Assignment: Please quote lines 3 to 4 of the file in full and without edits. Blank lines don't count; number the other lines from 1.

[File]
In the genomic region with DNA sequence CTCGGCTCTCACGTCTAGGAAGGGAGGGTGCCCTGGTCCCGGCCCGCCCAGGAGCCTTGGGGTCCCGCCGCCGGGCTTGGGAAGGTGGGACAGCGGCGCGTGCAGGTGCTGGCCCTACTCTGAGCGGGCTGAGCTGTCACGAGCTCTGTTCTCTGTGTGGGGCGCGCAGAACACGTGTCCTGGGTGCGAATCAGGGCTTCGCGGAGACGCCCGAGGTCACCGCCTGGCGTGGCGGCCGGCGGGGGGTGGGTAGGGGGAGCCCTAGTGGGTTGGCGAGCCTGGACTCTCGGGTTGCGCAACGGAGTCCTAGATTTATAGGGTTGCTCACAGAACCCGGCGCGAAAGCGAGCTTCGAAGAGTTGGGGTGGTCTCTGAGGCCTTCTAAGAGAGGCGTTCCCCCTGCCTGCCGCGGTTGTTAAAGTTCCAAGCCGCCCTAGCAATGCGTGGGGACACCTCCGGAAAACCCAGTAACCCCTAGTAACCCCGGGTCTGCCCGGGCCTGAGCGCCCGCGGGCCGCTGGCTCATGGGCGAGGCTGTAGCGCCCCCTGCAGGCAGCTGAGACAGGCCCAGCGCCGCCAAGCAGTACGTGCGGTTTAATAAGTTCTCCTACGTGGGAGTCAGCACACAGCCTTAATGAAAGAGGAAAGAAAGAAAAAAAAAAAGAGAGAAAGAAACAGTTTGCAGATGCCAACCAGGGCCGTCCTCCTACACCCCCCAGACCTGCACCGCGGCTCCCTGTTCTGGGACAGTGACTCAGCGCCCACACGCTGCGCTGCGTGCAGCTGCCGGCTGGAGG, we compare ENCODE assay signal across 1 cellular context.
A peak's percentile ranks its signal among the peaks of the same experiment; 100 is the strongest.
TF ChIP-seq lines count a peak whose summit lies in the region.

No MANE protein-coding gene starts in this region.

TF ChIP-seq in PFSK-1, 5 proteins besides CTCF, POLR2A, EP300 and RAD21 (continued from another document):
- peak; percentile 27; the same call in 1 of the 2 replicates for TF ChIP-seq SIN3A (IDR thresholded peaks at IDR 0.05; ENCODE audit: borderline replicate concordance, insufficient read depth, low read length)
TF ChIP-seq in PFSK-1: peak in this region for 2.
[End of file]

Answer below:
TF ChIP-seq lines count a peak whose summit lies in the region.

No MANE protein-coding gene starts in this region.